The U.S. Bureau of Economic Analysis’s data on state-by-state GDP for 2013 lags GDP figures already released for the entire U.S. In March, the bureau reported that GDP nationwide rose by 1.9 percent in 2013. That compared to 2.8 percent growth in 2012.
But drill down, and economic growth varies widely between the states, says Alan Berube, who helps compile the Metro Monitor at the Brookings Institution.
“The picture is still one of a multi-speed recovery,” says Berube.
Mark Zandi, chief economist at Moody’s Analytics, predicts that the states that grew fastest in 2013 — and likely have continued to grow strongly in 2014 — are on the West Coast (California, Oregon and Washington), where home prices have strongly rebounded and high-tech barely faltered in the recession. Other bright spots: states in the South and High Plains where oil and natural gas are booming.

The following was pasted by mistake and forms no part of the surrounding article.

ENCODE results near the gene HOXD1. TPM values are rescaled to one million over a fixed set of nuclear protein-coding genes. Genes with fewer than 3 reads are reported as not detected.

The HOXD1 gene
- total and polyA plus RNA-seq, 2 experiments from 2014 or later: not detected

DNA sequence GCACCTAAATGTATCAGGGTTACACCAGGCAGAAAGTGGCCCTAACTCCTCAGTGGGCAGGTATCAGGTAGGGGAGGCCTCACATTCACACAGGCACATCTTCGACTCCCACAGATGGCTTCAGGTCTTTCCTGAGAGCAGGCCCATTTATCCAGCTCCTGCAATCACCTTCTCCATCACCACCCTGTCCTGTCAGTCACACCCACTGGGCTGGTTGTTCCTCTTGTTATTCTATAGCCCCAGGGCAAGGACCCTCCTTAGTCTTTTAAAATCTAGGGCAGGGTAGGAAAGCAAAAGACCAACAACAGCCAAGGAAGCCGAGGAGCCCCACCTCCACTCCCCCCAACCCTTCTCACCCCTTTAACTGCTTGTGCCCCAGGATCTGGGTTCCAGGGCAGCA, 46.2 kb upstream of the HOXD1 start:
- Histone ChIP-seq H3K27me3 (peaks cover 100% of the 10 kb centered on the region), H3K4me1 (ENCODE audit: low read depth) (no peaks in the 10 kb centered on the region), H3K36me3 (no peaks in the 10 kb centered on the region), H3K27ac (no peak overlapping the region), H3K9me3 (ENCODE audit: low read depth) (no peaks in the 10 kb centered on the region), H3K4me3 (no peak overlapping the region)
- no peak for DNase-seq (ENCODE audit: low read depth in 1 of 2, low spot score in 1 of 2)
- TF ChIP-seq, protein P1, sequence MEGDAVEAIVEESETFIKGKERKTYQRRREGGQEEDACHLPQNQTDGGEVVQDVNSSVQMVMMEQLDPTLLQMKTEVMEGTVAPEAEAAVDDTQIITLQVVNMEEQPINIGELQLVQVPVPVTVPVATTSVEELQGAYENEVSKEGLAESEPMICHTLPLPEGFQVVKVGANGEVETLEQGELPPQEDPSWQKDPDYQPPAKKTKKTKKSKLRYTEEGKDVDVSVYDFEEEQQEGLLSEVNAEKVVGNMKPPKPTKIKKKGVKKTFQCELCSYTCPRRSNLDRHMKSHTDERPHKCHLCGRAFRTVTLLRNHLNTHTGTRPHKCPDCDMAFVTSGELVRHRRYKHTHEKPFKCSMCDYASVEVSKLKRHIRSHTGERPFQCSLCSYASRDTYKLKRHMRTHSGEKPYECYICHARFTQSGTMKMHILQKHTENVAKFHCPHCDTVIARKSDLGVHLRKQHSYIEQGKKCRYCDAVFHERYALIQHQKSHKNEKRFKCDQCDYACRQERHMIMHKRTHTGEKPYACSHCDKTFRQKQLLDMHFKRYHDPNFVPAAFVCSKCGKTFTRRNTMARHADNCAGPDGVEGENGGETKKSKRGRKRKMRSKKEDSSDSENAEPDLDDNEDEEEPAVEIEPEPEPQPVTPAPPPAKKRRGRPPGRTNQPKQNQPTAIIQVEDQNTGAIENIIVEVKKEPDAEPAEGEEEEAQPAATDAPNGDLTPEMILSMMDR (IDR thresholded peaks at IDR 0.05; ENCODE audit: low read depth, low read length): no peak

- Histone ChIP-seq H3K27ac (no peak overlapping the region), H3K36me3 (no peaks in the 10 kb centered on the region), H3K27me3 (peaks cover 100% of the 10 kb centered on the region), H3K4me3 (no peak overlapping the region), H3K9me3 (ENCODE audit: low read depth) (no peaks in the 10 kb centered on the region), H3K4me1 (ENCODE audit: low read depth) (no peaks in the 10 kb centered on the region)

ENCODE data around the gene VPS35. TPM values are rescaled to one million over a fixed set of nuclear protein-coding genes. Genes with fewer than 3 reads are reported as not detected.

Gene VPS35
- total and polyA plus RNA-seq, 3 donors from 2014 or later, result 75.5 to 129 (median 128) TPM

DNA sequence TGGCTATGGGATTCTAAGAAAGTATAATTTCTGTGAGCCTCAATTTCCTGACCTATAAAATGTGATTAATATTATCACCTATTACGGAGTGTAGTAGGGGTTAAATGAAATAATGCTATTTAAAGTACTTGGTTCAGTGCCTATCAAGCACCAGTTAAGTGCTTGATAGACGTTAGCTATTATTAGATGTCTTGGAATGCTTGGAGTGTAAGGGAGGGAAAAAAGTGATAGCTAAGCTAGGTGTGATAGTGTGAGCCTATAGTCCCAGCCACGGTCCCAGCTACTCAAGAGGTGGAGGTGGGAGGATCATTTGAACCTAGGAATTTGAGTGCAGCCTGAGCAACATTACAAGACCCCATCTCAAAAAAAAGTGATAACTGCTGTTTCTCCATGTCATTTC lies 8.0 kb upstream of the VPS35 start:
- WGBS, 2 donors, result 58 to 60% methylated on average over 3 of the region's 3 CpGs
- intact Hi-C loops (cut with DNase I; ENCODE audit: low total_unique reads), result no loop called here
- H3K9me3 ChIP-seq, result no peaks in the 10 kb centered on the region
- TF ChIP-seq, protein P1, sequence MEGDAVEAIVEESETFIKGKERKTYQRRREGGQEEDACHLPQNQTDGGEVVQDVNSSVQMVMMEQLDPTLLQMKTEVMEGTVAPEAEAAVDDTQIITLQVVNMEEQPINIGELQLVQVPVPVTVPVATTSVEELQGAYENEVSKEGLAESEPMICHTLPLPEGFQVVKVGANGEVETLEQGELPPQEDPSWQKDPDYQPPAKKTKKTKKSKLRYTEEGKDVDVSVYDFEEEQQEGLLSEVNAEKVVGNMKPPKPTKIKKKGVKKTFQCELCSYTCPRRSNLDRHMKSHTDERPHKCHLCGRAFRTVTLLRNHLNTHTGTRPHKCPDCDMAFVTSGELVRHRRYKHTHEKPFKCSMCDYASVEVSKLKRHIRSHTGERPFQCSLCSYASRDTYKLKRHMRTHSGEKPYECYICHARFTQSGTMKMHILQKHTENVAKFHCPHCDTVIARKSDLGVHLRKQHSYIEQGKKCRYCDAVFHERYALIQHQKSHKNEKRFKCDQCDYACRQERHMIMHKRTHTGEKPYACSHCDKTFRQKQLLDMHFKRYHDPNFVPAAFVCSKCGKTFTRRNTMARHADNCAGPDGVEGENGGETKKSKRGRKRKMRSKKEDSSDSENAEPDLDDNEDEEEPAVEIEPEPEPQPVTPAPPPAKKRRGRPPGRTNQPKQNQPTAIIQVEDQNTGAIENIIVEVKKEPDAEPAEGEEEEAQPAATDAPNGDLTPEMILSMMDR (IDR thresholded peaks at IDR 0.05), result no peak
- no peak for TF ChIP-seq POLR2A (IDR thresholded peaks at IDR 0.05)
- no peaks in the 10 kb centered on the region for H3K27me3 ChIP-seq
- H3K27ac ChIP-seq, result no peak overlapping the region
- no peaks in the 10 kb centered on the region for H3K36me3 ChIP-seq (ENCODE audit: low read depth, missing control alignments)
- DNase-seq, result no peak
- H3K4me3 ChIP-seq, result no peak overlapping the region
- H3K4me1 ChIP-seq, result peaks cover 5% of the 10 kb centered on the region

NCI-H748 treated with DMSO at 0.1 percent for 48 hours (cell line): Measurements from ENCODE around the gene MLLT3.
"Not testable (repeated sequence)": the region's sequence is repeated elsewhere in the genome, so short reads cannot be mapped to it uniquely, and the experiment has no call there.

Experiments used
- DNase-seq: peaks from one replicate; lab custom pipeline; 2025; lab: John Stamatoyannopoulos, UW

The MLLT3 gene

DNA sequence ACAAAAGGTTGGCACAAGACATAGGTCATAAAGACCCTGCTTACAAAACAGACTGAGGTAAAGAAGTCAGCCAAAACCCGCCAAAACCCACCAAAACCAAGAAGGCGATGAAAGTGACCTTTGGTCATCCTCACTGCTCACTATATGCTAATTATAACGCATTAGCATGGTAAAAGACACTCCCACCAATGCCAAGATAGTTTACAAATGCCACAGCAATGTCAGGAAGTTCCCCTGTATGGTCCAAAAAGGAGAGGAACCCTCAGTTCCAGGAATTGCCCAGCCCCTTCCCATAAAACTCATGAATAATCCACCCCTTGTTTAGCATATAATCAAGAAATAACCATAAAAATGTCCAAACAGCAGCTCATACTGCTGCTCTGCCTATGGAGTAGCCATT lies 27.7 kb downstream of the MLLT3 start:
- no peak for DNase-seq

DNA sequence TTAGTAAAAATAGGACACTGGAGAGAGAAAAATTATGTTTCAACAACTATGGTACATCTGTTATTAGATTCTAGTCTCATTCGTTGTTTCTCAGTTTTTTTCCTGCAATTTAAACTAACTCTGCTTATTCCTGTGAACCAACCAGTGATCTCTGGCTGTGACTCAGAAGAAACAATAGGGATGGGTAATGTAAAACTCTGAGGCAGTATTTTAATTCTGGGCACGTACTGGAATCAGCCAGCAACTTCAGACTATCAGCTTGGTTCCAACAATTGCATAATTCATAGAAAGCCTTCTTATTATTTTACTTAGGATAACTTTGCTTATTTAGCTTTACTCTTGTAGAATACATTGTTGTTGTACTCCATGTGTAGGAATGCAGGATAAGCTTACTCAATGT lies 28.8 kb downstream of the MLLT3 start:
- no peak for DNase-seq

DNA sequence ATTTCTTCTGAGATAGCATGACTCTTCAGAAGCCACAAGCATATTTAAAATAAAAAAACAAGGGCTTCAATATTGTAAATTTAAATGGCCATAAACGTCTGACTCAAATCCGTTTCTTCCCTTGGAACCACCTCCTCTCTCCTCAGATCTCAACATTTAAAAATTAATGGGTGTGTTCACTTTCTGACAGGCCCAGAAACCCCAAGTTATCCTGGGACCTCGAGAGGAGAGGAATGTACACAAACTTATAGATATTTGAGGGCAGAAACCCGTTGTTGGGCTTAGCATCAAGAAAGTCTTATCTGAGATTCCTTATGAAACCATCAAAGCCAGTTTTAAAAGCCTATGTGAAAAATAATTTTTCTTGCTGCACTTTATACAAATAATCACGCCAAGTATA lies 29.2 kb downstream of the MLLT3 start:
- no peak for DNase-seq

“North Dakota will continue to look really good,” says Zandi. “Texas — the strongest big economy in the country throughout the recession and recovery — that will continue. I think we’ll see some states that got nailed in the housing bust turning more definitively up — Nevada, Arizona and Florida — where the leisure and hospitality industry has also come back.”
While growth rates now look reasonably strong in the upper Midwest, where manufacturing is still a major economic force, “it’s like a rubber ball,” says Alan Berube. “They just bounced back because they crashed so hard. Cleveland, Detroit, Toledo — they’ve been in a long-term recession with job losses dating back to the early 2000’s. So they’re doing better than they were two or three years ago — a lot better. But they’re still not quite as well off as they were a decade or two ago.”
Economic growth has lagged in recent years in New England (outside the Boston Metro area, which is a hub for finance, high-tech and higher education), and also in the Mid-Atlantic states: New York, New Jersey, Pennsylvania, and Delaware.
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